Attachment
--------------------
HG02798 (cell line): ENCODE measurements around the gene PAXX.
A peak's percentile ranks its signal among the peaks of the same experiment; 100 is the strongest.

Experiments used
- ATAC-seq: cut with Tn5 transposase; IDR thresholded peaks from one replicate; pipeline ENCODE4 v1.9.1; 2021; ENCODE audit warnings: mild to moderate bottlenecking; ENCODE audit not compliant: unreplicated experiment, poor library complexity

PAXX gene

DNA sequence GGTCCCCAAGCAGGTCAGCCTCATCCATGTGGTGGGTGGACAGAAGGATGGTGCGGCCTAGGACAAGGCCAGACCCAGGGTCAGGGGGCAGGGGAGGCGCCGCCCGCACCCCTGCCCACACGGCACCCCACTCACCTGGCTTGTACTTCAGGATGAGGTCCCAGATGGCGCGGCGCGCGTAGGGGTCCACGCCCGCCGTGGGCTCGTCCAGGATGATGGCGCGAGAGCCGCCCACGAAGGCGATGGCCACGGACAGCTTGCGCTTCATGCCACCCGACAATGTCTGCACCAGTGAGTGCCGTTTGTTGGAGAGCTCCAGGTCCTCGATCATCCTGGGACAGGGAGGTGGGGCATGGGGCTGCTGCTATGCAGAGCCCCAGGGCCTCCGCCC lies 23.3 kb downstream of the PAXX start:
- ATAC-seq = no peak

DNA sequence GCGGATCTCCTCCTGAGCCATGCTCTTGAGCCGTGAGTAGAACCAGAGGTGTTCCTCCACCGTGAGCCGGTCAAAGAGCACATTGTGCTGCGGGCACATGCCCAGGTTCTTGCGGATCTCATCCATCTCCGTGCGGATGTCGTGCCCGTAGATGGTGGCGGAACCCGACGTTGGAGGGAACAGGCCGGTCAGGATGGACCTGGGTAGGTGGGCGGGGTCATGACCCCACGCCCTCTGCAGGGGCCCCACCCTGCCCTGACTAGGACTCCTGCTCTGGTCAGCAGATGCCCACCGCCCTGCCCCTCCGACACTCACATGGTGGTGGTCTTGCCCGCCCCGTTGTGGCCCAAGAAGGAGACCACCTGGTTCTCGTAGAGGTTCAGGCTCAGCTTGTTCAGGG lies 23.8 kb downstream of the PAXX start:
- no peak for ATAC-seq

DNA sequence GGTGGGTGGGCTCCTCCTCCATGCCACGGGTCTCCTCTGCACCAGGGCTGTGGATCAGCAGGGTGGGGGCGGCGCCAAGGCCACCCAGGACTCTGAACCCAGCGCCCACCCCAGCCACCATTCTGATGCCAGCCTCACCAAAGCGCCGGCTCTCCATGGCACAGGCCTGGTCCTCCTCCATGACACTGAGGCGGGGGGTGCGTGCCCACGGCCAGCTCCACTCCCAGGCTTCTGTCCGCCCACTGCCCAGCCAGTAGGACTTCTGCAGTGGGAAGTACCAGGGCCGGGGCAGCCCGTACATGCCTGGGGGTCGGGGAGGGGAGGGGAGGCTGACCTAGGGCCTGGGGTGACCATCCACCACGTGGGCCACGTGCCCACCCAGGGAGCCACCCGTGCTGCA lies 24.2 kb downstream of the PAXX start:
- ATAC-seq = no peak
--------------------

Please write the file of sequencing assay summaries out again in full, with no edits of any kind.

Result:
HG02798 (cell line): ENCODE measurements around the gene PAXX.
A peak's percentile ranks its signal among the peaks of the same experiment; 100 is the strongest.

Experiments used
- ATAC-seq: cut with Tn5 transposase; IDR thresholded peaks from one replicate; pipeline ENCODE4 v1.9.1; 2021; ENCODE audit warnings: mild to moderate bottlenecking; ENCODE audit not compliant: unreplicated experiment, poor library complexity

PAXX gene

DNA sequence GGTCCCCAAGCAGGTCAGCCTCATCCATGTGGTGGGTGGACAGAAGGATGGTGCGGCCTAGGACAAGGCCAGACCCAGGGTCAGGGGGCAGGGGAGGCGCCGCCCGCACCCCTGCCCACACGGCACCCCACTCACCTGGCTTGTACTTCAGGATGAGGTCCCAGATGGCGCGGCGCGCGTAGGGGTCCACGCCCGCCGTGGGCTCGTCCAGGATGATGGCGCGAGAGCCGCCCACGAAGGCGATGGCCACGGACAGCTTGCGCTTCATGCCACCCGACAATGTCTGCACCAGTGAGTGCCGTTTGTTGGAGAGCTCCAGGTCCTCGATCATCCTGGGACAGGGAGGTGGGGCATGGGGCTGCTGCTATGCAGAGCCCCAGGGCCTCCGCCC lies 23.3 kb downstream of the PAXX start:
- ATAC-seq = no peak

DNA sequence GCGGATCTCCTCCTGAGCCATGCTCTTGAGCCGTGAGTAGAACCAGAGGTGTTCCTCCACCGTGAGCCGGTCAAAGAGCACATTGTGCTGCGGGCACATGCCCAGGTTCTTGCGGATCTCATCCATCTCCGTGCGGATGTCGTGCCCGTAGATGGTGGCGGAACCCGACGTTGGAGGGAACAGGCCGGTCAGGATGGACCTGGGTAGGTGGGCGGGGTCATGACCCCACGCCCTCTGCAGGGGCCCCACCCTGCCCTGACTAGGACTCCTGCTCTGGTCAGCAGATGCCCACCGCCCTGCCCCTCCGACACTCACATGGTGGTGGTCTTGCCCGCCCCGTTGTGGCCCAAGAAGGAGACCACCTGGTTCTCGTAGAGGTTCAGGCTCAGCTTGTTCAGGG lies 23.8 kb downstream of the PAXX start:
- no peak for ATAC-seq

DNA sequence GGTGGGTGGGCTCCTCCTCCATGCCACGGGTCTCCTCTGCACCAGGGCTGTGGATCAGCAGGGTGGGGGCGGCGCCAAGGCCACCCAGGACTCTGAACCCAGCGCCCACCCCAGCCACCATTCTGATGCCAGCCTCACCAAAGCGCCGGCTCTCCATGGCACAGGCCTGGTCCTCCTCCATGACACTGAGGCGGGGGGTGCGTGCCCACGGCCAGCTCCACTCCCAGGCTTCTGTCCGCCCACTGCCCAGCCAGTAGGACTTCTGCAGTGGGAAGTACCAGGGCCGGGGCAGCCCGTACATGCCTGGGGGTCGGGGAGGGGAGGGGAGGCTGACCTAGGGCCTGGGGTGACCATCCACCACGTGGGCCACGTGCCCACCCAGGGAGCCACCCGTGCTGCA lies 24.2 kb downstream of the PAXX start:
- ATAC-seq = no peak